Harvard Harris Poll Reveals How Most Americans Feel About ‘Cancel Culture’

In case you needed more proof that cancel culture can’t sustain itself forever, a recent poll revealed that most Americans do not favor the political tactic. It can be expected that the number of people who view cancel culture as a negative will only rise as the hard left continues to go overboard with their latest exercise in cultural Marxism.


According to a recent Harvard CAPS-Harris poll released to The Hill, 64% of respondents claimed there is “a growing cancel culture” that is threatening to their freedom. Only 36% indicated that they did not believe it to be a threat to their freedom.

The Hill reported, “the poll found that 36 percent of Americans said cancel culture is a “big problem,” while 32 percent called it a “moderate problem.” Another 20 percent said it was a “small problem” and 13 percent said it is “not a problem.”

The survey was published only days after CBS announced that Sharon Osbourne would be stepping down from her position as co-host of The Talk.” The announcement came after a heated conversation centering on Osbourne’s defense of British media personality Piers Morgan, who criticized Meghan Markle and Prince Harry after their interview with Oprah Winfrey.

Morgan savaged the couple, stating he did not believe Markle’s claim that she struggled with mental health issues and that she has been suicidal. As you could easily predict, this led to the usual accusations of racism and bigotry and blah blah blah.

Osbourne defended Morgan, saying, “I feel even like I’m about to be put in the electric chair because I have a friend who many people think is a racist, so that makes me a racist.”

The survey also found that 54% of respondents indicated they were “concerned” that if they express their views online, they would be fired. Conversely, 46% said that they were not worried about stating their opinions online.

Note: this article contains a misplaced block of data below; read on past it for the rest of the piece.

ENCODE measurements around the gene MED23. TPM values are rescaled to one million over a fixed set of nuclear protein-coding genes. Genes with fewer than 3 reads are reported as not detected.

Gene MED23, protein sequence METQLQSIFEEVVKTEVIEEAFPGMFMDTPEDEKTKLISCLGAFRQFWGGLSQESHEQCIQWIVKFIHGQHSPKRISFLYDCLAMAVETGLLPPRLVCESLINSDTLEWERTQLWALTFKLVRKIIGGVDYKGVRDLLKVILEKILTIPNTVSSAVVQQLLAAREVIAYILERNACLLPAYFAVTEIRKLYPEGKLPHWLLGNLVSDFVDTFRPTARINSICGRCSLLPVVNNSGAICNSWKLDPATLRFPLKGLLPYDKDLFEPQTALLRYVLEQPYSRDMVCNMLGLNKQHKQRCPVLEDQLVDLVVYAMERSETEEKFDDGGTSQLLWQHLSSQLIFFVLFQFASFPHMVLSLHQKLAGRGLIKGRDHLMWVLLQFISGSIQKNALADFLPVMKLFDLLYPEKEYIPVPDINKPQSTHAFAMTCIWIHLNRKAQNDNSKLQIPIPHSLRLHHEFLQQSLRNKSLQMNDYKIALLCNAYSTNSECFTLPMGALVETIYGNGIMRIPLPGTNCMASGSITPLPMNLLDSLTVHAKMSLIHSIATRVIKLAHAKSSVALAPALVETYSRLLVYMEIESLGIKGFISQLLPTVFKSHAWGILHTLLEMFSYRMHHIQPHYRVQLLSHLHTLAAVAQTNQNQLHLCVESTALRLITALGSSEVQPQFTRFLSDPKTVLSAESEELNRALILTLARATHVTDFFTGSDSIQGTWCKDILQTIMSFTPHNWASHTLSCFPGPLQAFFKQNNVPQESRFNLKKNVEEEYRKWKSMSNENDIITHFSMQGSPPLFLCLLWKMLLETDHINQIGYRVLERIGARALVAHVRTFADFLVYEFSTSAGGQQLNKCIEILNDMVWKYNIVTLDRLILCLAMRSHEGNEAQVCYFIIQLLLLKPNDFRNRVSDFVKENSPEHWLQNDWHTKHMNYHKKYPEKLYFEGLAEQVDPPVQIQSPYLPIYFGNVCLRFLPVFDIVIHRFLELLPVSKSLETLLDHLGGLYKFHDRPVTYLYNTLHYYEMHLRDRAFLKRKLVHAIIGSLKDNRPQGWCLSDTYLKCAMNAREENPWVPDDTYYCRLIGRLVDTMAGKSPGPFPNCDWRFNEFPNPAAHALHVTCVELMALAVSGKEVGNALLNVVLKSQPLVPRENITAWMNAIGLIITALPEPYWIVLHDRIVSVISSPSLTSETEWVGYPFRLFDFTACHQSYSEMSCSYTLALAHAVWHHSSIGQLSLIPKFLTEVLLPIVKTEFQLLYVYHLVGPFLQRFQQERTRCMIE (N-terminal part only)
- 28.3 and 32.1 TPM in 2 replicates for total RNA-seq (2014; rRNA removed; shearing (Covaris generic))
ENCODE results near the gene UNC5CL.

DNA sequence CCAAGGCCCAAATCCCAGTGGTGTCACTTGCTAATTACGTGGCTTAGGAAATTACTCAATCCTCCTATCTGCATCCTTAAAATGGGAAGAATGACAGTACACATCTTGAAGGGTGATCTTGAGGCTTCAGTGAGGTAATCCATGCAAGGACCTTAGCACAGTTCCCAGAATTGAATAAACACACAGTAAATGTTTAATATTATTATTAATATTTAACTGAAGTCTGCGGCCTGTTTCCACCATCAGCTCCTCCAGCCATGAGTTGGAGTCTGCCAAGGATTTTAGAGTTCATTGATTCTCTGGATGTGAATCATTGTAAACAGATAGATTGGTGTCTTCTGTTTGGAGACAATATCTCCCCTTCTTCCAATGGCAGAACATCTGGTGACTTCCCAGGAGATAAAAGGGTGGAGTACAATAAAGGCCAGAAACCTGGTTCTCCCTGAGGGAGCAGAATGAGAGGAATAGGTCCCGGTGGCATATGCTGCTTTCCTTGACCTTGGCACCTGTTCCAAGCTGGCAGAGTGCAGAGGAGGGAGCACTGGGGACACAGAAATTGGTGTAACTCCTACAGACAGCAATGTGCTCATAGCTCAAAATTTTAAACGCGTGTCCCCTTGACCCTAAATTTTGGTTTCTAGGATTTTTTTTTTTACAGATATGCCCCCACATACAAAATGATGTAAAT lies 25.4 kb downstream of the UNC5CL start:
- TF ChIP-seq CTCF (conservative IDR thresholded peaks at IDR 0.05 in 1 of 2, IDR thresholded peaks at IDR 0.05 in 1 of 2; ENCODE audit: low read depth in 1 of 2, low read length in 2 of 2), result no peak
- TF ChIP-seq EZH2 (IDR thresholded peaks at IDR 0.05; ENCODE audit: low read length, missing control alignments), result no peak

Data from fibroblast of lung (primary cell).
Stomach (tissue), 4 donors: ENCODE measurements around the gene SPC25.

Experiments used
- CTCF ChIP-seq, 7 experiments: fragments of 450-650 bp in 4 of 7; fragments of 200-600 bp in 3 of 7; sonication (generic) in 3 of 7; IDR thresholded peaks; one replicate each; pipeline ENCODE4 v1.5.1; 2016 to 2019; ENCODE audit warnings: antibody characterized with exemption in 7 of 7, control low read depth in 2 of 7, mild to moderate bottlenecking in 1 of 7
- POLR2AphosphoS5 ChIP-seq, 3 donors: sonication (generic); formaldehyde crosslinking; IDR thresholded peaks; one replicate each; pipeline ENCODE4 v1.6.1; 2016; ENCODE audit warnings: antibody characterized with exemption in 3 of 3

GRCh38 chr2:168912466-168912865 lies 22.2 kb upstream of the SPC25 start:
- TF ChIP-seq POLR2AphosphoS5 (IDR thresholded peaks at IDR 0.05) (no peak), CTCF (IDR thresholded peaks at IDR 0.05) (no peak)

“It is a chilling finding that most people in the country now are afraid they would be fired if they expressed their real views on social media,” said Mark Penn, the director of the Harvard CAPS-Harris Poll survey.

He continued, “The public generally gives negative ratings to social media companies and sees the movement as more about censorship rather than trying to correct wrongs. It is growing as a national issue.”

Cancel culture has become cancerous and has been steadily metastasizing into a danger to the idea of free speech. It seems that every week, hard leftists manage to dig up old social media posts that they deem problematic and weaponize them against people they don’t like. In recent years, this practice was targeted primarily against conservatives and others who refuse to bend the knee to the woke Sanhedrin.

But now, those who favor cancel culture are beginning to use the tactic against others on the left. Neither Sharon Osbourne nor Piers Morgan are exactly right-wingers. We have also seen this new trend in the story of media activist Alexi McCammond, who was fired from her editorial position with Teen Vogue after 10-year-old tweets surfaced in which she made bigoted remarks against Asians.

The results of this are yet another indication that cancel culture might not be as invulnerable as we might think. Indeed, it seems clear that most Americans do not support the tactic and are rightly concerned that it could threaten their ability to express their beliefs on social media. Now that the hard left is using cancel culture against their own, they will only continue stoking the flames of an angry backlash. (See: Maybe Conservatives Shouldn’t Be All That Worried About Cancel Culture)


At some point, cancel culture will decline because the left simply can’t sustain it at this level over the long term. As more and more of its adherents continually abuse the tactic, Americans on both sides are going to reject it.

Of course, this is not to say that cancel culture will ever truly be definitively dead. There will always be people out there who wish to use shame to destroy the careers of their opponents. However, it will not have the level of prevalence in American society as it does now. But this will not happen tomorrow. It could take up to a few more years. In the end, the desire for freedom will outweigh those who wish to stifle it – unless, the hard left manages to get the government involved. It will be up to those who value free speech to ensure this does not happen.


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